background_fid.jpg
Connecting Alaska to the World And the World to Alaska
Play Live Radio
Next Up:
0:00
0:00
Available On Air Stations

Measles vaccines OK locally; outbreak in Washington state

measles-infographic.jpg

The State of Alaska issued a health advisory last week about Measles in the Pacific Northwest, and a private clinic in Fairbanks reported a localized shortage of Measles vaccine. As of today, public and private clinics and pharmacies have the vaccine in stock. 

  

It should be said at the top that there is no Measles in Alaska now.

“There are no cases right now.”

Kim Spink, a Nurse Epidemiologist for the State of Alaska, says Alaska issued Public Health Advisory on January 29, about the Measles Outbreak in Washington State and some parts of Oregon. As of yesterday, there were 50 cases of Measles in King and Clark Counties. Read the advisory here: http://dhss.alaska.gov/dph/Epi/Documents/phan/AKPHAN_20190129_Measles.pdf

“Certainly Washington is a state that a lot of Alaskans travel back and forth to, so we listed that. We actually have a public health alert. We specifically talk about Washington and Portland, Oregon.”

Shelly Foint Anderson of the Fairbanks Regional Public Health Center says Interior Alaska children are safe, as there is a guaranteed supply for pediatric use. A State of Alaska program called Vaccines for Children, or VFC, distributes the Measles, Mumps, Rubella combination vaccine to medical centers in Alaska.

It’s worth noting that many private clinics have two pools of vaccine… one they purchase for patients who can pay, and that batch from VFC, which can only be used on pediatric patients who receive Medicaid or are uninsured.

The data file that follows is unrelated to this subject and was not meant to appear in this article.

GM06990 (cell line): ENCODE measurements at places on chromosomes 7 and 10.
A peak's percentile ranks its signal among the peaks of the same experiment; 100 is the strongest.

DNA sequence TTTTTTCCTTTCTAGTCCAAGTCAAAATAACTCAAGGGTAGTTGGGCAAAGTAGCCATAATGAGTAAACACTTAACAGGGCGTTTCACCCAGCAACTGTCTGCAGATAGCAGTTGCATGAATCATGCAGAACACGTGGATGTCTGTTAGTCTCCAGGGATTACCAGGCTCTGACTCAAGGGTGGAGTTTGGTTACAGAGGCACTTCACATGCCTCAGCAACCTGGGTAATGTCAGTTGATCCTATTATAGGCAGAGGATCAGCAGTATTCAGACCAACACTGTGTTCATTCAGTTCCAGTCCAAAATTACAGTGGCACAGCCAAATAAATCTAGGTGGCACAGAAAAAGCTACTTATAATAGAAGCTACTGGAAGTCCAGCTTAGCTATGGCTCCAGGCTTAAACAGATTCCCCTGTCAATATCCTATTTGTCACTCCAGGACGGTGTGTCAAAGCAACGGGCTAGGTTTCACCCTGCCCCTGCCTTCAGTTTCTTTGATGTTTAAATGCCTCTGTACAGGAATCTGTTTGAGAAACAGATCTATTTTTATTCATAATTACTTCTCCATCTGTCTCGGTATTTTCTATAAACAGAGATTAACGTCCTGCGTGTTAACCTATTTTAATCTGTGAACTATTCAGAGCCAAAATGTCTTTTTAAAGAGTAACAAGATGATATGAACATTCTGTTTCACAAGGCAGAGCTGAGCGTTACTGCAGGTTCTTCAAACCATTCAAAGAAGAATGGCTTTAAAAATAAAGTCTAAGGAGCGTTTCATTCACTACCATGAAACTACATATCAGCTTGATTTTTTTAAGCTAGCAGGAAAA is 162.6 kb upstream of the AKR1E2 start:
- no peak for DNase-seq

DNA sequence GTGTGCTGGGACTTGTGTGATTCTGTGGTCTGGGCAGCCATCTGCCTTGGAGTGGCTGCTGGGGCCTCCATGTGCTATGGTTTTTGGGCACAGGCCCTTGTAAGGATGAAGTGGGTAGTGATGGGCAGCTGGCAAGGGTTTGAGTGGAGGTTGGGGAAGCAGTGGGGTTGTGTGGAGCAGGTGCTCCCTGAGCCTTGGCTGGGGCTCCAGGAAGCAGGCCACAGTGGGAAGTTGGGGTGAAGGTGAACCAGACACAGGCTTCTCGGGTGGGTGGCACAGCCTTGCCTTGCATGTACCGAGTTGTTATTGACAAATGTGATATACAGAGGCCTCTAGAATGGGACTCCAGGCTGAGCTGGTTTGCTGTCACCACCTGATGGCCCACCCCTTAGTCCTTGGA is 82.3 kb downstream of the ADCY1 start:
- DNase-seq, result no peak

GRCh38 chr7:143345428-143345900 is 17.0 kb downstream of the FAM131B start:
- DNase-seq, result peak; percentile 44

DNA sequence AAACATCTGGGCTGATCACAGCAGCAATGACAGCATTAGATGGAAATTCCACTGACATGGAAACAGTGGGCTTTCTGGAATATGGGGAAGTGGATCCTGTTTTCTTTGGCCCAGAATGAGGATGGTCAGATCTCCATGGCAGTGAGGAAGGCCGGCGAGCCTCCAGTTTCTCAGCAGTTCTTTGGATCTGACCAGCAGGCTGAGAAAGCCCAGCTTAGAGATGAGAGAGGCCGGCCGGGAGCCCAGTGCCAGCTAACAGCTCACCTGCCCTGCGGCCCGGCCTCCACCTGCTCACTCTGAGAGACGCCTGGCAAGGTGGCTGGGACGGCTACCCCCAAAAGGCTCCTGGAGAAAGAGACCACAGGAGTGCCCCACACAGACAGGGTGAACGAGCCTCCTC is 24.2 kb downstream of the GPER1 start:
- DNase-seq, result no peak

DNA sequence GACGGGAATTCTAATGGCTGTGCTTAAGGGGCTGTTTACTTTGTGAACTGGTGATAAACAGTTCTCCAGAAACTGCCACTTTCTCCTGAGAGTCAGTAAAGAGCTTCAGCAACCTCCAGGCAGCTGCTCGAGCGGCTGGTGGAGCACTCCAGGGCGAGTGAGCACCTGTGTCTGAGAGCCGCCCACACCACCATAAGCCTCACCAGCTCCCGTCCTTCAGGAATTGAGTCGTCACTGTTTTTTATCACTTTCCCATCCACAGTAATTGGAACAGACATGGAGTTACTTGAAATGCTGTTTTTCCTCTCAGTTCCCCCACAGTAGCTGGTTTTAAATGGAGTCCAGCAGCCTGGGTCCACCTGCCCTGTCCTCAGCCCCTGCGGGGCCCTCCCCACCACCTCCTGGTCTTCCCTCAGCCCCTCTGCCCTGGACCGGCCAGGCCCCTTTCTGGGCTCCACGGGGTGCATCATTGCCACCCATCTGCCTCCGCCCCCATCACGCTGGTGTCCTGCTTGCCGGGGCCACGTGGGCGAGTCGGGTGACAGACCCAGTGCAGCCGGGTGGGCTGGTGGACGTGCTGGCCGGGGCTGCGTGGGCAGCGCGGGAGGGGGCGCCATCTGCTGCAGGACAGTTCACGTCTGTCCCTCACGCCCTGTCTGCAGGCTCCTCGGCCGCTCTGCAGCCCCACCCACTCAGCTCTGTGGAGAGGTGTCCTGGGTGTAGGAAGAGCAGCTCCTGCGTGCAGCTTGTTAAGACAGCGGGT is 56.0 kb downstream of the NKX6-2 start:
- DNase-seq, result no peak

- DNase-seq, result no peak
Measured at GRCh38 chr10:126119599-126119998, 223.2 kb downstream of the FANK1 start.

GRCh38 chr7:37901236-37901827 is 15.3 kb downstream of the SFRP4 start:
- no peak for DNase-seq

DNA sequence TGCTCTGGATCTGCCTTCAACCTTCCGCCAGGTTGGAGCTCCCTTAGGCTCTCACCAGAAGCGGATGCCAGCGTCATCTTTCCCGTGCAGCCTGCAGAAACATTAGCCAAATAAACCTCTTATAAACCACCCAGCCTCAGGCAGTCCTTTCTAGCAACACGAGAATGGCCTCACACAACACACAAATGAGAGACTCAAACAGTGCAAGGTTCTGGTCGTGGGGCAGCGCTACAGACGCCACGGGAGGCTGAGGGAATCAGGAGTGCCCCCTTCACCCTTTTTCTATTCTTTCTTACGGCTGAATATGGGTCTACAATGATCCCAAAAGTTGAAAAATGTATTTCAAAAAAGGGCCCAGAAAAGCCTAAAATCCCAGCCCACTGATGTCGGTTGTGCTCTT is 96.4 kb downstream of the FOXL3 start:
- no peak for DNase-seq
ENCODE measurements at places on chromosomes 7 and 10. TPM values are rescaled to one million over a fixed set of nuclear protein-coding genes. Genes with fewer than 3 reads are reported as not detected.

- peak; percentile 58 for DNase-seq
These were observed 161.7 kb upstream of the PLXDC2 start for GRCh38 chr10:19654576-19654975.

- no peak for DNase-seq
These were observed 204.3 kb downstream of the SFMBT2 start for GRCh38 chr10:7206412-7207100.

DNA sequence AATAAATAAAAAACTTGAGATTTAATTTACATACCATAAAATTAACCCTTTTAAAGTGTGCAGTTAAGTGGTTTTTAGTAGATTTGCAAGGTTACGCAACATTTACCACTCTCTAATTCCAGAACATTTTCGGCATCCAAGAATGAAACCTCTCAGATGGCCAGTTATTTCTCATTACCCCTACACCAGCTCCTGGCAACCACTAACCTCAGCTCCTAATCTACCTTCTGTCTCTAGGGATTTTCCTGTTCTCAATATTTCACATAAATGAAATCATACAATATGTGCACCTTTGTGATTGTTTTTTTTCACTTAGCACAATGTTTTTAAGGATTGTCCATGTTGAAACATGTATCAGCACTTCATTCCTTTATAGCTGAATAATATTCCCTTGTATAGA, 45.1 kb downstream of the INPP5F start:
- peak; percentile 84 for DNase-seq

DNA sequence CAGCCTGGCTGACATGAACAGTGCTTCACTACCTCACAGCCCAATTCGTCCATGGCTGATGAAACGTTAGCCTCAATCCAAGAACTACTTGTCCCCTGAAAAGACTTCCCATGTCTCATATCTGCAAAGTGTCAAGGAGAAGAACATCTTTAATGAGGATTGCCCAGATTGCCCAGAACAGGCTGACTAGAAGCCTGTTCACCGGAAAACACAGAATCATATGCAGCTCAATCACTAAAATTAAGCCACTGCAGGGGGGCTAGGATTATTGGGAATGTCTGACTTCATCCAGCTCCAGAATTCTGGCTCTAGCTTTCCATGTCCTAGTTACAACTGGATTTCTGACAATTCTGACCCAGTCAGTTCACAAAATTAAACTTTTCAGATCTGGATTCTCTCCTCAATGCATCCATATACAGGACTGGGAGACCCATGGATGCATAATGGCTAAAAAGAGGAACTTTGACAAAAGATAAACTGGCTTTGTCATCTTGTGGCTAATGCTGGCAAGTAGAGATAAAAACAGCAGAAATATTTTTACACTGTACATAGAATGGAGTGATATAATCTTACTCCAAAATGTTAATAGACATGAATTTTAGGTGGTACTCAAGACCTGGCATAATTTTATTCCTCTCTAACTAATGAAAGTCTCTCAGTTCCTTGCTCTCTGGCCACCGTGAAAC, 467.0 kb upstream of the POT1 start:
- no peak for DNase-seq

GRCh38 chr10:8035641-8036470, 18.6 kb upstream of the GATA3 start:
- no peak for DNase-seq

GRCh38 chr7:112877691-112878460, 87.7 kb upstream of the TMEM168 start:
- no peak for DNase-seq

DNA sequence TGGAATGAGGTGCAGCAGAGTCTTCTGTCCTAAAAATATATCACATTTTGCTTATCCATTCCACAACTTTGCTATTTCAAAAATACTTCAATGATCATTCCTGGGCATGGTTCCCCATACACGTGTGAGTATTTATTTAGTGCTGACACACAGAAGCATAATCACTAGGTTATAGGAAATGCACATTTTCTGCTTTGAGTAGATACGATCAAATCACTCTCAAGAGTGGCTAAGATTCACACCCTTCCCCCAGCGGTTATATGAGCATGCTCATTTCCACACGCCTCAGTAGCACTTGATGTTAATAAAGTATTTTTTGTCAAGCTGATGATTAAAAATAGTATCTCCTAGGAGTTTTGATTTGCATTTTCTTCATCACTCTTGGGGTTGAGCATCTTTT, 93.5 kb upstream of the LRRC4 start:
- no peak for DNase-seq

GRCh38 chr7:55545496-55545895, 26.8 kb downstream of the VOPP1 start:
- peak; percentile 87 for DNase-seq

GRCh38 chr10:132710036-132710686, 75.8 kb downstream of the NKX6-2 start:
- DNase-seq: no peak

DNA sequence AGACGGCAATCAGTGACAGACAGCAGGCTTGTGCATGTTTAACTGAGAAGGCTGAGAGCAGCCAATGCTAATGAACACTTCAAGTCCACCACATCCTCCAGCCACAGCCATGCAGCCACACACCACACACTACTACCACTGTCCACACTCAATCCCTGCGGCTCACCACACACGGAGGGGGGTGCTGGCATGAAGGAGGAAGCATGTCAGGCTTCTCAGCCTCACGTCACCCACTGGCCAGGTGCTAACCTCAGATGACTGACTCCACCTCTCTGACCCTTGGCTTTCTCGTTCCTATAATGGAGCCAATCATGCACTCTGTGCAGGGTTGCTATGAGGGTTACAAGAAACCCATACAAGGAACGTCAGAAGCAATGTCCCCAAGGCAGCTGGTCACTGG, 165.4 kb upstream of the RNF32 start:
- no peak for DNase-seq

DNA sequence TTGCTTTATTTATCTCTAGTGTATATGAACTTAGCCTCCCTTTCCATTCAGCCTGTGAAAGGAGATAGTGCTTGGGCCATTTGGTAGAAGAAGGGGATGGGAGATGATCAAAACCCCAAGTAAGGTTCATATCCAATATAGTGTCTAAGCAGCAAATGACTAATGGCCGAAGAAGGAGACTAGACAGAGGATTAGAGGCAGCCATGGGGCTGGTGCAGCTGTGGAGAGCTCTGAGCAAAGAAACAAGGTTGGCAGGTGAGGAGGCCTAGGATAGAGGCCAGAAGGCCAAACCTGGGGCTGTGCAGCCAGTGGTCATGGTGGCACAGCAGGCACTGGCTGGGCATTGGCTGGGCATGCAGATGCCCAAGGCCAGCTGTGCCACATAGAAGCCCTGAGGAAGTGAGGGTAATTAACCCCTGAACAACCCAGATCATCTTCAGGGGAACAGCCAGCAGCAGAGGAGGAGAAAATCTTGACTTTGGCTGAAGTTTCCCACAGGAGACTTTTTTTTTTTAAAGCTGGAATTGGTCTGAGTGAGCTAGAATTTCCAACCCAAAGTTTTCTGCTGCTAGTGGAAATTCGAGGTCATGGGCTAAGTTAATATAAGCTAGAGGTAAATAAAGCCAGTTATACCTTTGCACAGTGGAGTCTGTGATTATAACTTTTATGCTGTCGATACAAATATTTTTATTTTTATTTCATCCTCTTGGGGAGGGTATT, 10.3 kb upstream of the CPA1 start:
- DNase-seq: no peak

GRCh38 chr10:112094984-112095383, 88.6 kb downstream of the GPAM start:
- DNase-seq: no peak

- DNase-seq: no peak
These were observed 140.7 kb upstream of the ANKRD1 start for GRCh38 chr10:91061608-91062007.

Tanana Valley Clinic, the largest private clinic in Alaska’s Interior… treats about 115,000 patient encounters each year, and has immunized thousands of children. They ran short of the purchased vaccine last week.

“Being that this is a childhood disease, our main focus is addressing that through the pediatric program, 0-18 years of age. And we are always well, well covered. And for adults, generally speaking, the actual demand ends up being less than 100 per year.”

Joseph O’Connor is the interim Practice Administrator at Tanana Valley Clinic. He says their inventory of pediatric vaccine is fine and a new order of purchased vaccine came in yesterday and they are stocked again.

Sara Knight, the Occupational Medicine Coordinator at Steese Immediate Care, says they don’t deal with a lot of kids, and they haven’t had a lot of requests for the Measles, Mumps Rubella or MMR shots.

“I order the vaccinations and medications. We have MMR in stock.”

Fred Meyer and Safeway Pharmacies both have the vaccine in stock.

Measles starts with fever, runny nose, cough, red eyes, and sore throat. It’s followed by a rash that spreads over the body. Measles is highly contagious and spreads through coughing and sneezing. In the U.S. most children are vaccinated before 18 months of age. Many older adults have had the disease. It is tracked by the Centers for Disease Control.

Foint-Anderson, with the Public Health Center says Measles is, yes, only an airplane ride away, but it is rare, and she is much more worried about flu. There are more cases of Influenza in Alaska and the US than Measles, and Influenza can also be deadly. She encourages patients to get a flu shot, even this late in the winter, when that disease is at its peak.